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Tuesday, September 10, 2002 - Page updated at 12:00 AM

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Guest columnist

Muslim Americans still bear brunt of backlash

Special to The Times

One year ago, the whole world was turned upside down by the attacks on the World Trade Center buildings and the Pentagon. Every American was traumatized by the unfolding tragedy as it was played and replayed on our TV screens for days. The estimates of the number of victims began in the tens of thousands but came down to around 3,000 as time passed.

Nevertheless, a part of every American was killed in the event.

As Muslims and Arabs in America, we suffered with our fellow citizens. We agonized for the Muslims who were killed in the towers as we did for the Christians, the Jews, the Hindus. We also felt the additional pain with the knowledge that the perpetrators of this horrible crime were Muslims and Arabs. Both pains were immeasurable in their intensities.

As we watched the events of the tragedy, Arabs and Muslims knew that things would not bode well for us because we are recognizable and would be considered guilty by association.

We had no idea just how bad things would get.

It was with great relief that we saw President Bush immediately speak out and declare that Arabs and Muslims would be as protected as any other American would be. It was with joy that we saw our president hold interfaith services; perhaps things would not go badly after all.

Almost immediately after that charade was over, the president's lieutenants began their war. Their targets were Islam, Muslims and Arabs, from our grocery stores to our jewelry stores to charities around the country. All the while they denied that was what they were doing.

The administration offered allegations that the organizations targeted "had links with al-Qaida and terrorism," but they have yet to charge anyone or to take them to court. The State Department even has admitted it does not have a single person against whom it can prove a link with terrorism.

The climate of fear had set in.

It began slowly. First authorities came for the Arabs and Muslims who had just arrived in this country and then they came for those who had "overstayed their visa." As the net grew wider we realized that these pretexts were being used to arrest Arabs and Muslims who were then and still are being held incommunicado, without charges or trials. Estimated numbers are around 2,000 but the State Department refuses to acknowledge most of them as prisoners or "detainees". As reported in the Christian Science Monitor, our administration is now sending some prisoners to countries that use torture to get information from suspects more quickly.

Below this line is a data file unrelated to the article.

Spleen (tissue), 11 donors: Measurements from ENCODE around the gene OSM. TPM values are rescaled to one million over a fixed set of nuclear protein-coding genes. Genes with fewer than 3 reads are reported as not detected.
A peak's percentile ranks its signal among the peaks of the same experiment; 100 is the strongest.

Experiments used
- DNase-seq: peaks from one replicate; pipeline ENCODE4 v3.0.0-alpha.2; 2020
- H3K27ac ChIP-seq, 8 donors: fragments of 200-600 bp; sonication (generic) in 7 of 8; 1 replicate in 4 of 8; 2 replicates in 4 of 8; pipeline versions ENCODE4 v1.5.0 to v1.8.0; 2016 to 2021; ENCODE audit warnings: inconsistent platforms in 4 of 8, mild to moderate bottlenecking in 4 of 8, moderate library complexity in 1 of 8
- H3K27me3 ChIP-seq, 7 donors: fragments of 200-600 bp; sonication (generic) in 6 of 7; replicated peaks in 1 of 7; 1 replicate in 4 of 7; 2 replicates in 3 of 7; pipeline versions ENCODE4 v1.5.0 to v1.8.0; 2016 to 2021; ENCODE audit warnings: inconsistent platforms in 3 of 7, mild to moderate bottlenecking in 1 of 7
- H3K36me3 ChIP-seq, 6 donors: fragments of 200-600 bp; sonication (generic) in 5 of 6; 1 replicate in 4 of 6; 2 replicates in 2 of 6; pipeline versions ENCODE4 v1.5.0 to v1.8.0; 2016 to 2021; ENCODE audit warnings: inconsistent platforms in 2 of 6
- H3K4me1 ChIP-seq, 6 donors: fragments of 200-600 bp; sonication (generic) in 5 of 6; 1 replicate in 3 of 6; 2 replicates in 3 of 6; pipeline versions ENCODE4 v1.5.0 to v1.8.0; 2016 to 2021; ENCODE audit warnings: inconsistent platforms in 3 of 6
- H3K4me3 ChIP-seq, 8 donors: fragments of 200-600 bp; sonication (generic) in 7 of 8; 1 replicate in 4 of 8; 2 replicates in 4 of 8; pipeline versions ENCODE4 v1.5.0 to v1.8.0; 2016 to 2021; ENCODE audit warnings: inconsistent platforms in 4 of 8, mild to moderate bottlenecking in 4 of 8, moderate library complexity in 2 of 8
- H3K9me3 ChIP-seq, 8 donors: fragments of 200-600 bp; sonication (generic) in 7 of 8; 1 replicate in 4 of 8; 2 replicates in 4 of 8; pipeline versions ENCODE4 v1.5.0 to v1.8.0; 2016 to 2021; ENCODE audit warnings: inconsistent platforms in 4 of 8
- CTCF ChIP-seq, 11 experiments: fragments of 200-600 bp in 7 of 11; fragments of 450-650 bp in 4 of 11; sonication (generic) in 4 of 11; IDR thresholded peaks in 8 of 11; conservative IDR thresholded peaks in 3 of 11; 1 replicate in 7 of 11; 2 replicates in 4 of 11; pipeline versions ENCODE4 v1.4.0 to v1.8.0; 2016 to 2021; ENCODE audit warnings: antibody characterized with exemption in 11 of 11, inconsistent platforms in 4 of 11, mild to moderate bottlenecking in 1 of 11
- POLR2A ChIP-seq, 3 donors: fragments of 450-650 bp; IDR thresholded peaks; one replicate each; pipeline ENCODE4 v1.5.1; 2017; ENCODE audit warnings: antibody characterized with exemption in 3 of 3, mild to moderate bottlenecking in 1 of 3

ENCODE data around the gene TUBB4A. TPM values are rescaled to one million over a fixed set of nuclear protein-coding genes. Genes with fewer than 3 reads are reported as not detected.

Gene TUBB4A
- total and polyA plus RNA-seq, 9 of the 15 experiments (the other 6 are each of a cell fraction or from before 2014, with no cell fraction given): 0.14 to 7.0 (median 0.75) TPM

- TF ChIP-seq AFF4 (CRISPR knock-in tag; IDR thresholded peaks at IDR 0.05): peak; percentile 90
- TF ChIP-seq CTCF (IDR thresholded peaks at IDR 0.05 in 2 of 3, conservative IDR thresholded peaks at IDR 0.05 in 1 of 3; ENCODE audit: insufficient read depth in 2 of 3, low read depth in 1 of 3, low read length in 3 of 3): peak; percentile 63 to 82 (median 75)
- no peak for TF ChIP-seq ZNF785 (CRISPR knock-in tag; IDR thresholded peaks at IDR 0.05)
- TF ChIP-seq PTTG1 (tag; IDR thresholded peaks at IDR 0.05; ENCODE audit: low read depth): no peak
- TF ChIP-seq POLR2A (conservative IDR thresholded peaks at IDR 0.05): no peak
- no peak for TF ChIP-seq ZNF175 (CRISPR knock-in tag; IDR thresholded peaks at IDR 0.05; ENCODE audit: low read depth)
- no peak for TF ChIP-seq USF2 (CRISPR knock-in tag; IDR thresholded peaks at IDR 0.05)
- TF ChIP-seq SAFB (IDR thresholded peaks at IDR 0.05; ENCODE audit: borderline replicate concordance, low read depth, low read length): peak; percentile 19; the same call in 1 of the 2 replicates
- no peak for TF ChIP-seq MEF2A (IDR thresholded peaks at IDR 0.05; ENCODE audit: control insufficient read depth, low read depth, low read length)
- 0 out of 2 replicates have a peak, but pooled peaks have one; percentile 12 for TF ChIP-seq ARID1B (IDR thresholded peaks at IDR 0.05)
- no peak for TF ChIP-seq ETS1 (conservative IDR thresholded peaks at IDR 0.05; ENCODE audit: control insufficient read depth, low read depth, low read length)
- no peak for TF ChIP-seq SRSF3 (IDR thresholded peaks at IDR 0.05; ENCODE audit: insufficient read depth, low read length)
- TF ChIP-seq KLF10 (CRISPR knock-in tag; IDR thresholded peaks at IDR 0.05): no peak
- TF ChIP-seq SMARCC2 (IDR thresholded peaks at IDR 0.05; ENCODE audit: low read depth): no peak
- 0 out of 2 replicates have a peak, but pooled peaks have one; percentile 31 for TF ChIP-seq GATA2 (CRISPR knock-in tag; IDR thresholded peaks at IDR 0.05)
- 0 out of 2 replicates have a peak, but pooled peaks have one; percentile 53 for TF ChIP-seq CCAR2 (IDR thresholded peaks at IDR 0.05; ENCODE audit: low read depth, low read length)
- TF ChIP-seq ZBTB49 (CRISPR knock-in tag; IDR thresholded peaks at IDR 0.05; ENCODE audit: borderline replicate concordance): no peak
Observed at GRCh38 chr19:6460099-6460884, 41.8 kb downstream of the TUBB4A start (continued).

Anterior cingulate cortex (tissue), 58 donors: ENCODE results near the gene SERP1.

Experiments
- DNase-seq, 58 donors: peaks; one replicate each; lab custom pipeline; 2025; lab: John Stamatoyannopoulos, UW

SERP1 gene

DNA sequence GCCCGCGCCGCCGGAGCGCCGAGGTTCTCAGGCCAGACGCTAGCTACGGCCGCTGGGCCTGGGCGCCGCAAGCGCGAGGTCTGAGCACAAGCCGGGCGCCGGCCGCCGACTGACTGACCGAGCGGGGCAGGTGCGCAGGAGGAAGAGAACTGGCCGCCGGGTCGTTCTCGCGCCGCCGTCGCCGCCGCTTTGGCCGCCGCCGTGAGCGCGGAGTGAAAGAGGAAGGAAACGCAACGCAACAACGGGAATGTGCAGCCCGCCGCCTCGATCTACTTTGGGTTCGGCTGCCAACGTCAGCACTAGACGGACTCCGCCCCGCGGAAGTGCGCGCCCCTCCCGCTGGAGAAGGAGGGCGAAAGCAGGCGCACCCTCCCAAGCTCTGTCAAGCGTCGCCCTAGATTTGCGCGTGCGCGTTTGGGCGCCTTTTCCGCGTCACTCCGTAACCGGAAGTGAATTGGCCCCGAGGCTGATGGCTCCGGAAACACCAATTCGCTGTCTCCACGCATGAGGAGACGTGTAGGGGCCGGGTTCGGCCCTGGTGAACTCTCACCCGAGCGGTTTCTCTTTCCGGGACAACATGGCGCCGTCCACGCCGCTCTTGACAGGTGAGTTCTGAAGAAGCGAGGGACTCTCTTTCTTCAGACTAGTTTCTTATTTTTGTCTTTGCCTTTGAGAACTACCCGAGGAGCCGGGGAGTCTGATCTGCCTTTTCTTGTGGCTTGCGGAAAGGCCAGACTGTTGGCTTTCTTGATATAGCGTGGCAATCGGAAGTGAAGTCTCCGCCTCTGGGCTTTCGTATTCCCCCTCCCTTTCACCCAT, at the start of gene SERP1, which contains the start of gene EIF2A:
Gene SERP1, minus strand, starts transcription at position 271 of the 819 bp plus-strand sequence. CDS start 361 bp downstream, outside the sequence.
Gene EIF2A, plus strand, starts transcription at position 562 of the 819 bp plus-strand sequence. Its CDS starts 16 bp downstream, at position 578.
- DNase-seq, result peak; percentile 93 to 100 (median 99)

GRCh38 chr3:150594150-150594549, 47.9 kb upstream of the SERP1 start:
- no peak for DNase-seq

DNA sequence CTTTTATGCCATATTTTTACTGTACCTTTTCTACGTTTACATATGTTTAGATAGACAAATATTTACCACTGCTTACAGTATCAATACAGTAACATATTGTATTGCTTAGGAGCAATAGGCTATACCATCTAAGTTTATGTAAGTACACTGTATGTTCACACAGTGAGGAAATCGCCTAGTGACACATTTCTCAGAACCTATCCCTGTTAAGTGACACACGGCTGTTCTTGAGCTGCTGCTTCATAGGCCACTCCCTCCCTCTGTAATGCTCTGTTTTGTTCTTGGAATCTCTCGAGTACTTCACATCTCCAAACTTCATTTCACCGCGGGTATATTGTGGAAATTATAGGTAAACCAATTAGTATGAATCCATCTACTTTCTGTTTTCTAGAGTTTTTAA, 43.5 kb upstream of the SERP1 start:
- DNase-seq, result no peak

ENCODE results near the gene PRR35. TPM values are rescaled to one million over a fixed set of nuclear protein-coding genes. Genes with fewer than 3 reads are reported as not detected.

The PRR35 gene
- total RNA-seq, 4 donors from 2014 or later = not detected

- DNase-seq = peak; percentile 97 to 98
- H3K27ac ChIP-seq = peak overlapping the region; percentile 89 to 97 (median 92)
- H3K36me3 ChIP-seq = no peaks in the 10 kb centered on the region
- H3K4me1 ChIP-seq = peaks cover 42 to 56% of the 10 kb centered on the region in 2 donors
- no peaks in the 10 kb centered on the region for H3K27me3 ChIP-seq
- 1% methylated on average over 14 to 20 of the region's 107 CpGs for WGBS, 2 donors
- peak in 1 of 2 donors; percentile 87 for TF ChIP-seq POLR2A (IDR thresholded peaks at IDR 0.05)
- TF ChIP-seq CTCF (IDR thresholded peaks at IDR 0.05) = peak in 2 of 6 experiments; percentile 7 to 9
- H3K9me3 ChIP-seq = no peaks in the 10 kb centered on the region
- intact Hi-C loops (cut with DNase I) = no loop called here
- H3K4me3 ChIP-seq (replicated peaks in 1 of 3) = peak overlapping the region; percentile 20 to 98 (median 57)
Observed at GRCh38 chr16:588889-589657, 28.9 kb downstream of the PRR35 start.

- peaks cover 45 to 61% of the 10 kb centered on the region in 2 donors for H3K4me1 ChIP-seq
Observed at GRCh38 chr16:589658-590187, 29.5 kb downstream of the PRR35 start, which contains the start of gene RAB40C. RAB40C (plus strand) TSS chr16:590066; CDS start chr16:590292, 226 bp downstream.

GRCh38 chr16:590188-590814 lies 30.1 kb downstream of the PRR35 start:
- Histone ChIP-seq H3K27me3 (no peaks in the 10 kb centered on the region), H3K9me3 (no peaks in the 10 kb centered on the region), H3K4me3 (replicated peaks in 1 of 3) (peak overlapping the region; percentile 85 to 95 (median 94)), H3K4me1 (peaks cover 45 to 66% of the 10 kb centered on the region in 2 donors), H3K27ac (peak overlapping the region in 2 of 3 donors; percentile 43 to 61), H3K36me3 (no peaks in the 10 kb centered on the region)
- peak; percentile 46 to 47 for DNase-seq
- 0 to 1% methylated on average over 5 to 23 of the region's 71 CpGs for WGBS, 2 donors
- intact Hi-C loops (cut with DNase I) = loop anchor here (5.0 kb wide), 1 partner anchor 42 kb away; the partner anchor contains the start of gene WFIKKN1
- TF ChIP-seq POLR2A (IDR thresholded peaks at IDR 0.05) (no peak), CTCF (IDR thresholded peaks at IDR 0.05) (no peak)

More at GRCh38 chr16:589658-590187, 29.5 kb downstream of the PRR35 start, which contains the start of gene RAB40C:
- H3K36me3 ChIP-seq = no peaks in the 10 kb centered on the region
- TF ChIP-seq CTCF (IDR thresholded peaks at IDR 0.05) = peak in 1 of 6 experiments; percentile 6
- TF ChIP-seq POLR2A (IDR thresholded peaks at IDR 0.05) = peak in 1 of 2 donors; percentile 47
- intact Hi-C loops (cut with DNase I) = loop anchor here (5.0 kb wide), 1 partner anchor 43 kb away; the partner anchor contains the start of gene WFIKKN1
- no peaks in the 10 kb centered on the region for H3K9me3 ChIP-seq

In its zeal to root out terrorism, our administration began to target more Muslims and Arabs (20 percent of whom are Christians) in this country and few noticed the undermining of our Constitution in the process.

The right to be charged with a crime; the right to due process, to a speedy trial, to be faced by our accusers; the right to legal counsel, to have a jury of our peers, to be deemed innocent until proven guilty, all were snuffed out — "to defend our freedoms!" the leaders declared without noticing any contradiction.

At first these erosions of our birthright were "only" affecting noncitizens; shallow arguments were put forth as to how the Constitution did not really protect noncitizens and the citizenry acquiesced without a sound.

Then even citizens were stripped of their rights, they were declared "enemy combatants" for the purposes of fighting our "war against terrorism."

As our administration comes after Arabs and Muslims, they do so with the participation by silence of the people of this free country and by the silence of Congress. One thinks of other places where such events have taken place, that we call dictatorships. In the past one might have laughed at suggestions that the United States is in the same league with them. Not today.

As long as the targets are Arabs and Muslims, America seems content to keep us in jails without charging us, without trying us, without any evidence.

We are guilty because we pray in a mosque, we are guilty because we said something suspicious, we are guilty, guilty, guilty! Because we are Muslims; because we are Arabs. We are guilty because that is what America allows.

It appears that the tragedy of Sept. 11 is being compounded by a silent but greater tragedy, a constitutional tragedy under which the rights and freedoms of every person in these United States may be imperiled for generations to come.

Jafar Siddiqui is an American Muslim activist living in Lynnwood. He is a member of American Muslims of Puget Sound.

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